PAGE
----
CGIs Are Breaking New Ground
Composites manufacturers and suppliers often attend end user conferences. They may even exhibit or participate on panels about materials. But never before have a group of more than three dozen industry leaders banded together to exhibit en masse and wow show-goers with everything composites have to offer. That will happen for the first time ever at the 2014 American Institute of Architects (AIA) Convention June 26-28 in Chicago thanks in part to ACMA’s Architectural Division. The AIA Convention will draw more than 20,000 attendees in the architecture industry.
The Architectural Division, one of 12 ACMA Composites Growth Initiative (CGI) committees, has organized a 4,500-square-foot Composites Pavilion at the AIA show. The pavilion will showcase innovations that composite products can bring to the architectural world and feature booths from more than 35 ACMA member companies. A large hanging composite sculpture, created specifically for the convention, will draw attention to the pavilion.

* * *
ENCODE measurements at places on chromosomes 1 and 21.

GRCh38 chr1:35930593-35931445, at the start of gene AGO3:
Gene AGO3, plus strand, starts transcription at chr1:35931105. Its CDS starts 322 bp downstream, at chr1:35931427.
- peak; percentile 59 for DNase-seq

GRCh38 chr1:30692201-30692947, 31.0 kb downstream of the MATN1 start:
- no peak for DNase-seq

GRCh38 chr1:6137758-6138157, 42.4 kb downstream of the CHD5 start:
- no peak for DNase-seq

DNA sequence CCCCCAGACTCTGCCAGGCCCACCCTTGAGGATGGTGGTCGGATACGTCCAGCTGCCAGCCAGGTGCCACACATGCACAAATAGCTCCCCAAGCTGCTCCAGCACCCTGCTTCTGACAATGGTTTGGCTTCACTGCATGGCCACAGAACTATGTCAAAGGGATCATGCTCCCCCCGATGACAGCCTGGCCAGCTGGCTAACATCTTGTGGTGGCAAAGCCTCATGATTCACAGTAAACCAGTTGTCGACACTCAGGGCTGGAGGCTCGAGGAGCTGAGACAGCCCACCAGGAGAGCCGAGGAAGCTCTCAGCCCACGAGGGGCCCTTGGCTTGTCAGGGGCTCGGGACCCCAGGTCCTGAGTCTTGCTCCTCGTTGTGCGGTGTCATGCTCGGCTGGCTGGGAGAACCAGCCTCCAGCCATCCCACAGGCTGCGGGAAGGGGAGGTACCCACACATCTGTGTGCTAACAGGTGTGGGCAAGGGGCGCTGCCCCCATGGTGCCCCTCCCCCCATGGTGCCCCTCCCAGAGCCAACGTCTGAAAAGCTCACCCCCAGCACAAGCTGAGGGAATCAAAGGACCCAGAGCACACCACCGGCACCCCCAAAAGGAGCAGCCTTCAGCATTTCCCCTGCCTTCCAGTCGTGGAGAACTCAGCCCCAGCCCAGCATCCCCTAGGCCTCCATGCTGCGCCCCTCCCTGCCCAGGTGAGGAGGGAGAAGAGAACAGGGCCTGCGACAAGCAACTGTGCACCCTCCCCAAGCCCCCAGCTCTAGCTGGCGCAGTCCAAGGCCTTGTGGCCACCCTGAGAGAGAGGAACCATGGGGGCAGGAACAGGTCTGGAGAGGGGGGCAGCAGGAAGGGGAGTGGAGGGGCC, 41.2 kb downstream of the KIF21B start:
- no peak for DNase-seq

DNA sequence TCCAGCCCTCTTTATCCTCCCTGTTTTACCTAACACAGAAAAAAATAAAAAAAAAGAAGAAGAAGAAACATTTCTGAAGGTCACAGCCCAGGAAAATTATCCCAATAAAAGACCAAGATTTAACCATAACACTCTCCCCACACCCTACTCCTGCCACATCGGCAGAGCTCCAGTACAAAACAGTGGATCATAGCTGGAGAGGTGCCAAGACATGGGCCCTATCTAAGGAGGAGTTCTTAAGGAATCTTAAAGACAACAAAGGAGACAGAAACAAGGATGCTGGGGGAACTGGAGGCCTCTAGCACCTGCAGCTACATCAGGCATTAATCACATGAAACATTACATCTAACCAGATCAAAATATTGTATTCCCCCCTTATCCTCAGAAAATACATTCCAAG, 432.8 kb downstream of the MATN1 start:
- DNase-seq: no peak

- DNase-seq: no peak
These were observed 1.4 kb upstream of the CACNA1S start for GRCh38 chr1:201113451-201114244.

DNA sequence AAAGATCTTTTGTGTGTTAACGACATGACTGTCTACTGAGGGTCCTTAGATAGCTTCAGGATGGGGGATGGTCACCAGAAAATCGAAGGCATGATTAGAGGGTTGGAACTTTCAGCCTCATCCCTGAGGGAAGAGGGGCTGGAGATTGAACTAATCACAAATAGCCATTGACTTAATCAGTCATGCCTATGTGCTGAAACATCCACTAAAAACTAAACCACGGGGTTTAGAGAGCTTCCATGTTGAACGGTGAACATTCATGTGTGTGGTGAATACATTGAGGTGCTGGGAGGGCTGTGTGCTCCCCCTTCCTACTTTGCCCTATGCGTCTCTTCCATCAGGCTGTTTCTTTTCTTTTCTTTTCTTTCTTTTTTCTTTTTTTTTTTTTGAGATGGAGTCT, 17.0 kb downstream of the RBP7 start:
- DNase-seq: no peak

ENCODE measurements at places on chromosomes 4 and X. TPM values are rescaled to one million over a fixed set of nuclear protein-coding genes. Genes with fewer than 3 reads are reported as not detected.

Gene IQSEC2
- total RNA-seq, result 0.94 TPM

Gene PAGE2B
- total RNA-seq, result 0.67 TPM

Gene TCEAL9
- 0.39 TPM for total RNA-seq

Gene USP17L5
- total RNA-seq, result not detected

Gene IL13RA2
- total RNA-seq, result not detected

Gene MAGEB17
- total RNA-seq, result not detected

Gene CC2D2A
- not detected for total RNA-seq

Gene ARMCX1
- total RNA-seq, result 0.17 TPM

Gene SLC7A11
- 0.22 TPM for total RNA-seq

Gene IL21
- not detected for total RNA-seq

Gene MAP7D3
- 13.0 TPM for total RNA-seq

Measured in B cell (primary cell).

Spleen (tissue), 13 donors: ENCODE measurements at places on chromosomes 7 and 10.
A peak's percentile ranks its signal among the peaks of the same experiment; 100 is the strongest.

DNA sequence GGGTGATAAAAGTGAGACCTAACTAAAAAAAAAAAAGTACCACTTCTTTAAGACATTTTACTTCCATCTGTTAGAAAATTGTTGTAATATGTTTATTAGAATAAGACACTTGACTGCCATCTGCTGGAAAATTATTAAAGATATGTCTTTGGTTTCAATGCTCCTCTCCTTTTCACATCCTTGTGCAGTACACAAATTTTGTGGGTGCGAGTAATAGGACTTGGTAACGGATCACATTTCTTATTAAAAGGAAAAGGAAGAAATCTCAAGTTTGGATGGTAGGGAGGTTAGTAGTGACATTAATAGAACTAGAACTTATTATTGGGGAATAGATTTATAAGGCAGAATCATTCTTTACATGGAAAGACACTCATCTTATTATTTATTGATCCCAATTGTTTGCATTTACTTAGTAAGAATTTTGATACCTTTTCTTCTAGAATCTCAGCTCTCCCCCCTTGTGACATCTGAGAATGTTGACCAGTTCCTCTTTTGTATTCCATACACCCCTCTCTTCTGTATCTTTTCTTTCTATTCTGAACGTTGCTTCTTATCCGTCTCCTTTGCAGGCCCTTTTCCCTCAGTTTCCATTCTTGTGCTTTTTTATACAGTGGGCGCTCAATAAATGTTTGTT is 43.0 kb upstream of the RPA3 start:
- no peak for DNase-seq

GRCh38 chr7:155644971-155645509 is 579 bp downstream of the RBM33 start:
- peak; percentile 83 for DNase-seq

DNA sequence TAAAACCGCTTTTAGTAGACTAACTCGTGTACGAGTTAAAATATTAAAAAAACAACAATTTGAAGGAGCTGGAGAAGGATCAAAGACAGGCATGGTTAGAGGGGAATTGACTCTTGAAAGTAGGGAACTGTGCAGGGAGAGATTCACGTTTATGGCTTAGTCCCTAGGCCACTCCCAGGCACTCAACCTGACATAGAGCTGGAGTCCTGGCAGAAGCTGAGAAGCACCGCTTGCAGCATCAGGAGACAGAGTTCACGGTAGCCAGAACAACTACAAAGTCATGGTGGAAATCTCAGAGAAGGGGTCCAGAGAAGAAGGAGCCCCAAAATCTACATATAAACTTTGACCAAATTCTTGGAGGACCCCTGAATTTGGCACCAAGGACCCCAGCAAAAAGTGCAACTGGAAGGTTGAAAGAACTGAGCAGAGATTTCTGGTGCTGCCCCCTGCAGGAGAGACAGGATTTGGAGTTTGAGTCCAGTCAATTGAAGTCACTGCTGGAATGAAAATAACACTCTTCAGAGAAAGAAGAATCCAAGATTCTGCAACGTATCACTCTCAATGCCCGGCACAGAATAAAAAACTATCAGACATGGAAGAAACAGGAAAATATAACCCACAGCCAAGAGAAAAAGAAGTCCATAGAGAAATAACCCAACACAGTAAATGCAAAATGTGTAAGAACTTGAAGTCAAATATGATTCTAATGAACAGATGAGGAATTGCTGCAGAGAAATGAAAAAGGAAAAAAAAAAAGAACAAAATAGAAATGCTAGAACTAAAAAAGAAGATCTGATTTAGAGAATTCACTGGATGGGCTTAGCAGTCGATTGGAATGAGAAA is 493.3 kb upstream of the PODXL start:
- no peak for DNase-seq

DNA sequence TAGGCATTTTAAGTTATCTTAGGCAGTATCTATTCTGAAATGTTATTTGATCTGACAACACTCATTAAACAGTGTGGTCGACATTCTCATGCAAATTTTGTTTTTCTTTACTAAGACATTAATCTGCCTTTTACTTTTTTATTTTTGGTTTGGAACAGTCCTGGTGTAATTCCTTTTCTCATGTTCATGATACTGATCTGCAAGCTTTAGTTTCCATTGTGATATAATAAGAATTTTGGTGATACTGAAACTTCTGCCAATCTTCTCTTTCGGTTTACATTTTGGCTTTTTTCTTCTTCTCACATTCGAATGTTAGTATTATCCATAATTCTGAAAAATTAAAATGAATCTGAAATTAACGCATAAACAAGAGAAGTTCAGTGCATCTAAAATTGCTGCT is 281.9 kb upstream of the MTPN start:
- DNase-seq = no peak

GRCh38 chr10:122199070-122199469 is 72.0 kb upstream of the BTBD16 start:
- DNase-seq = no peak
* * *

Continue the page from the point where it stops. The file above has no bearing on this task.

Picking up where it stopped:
The CGI committees, which strive to promote the use and understanding of composites, are in the middle of yet another extremely active year filled with projects and activities. From outreach to education and the development of standards, the CGI committees are working hard to grow the composites market. Here is an update from a few of the committees:
The Composites Pavilion at the AIA show may be the big news for The Architectural Division, but it’s busy with other projects, too. It plans to complete its “Guidelines and Recommended Practices for Fiberglass Reinforced Plastic Architectural Products” this year.
The Pultrusion Industry Council met in December at CCP Composites in Kansas City, Mo., to discuss ongoing projects, such as work on the ASCE Load Resistance Factor and Design Standard (LRFD). The LRFD, currently undergoing balloting and nearing completion, should greatly increase the utility of pultruded FRP products.
The Utility and Communication Structures Council (UCSC) conducted a series of meetings last fall with key entities – including the American Public Power Association (APPA), the House Energy and Power Subcommittee, and the Department of Energy – to explore establishing partnerships and collaborating on several projects. The UCSC hopes to develop a series of educational webinars with APPA on the benefits of composite utility poles. The council also will partner with the Department of Energy’s Deputy Assistant Secretary for Infrastructure Security and Energy Restoration to develop a multi-material study to determine the robustness, cost/benefit and life cycle cost analyses of several utility pole options.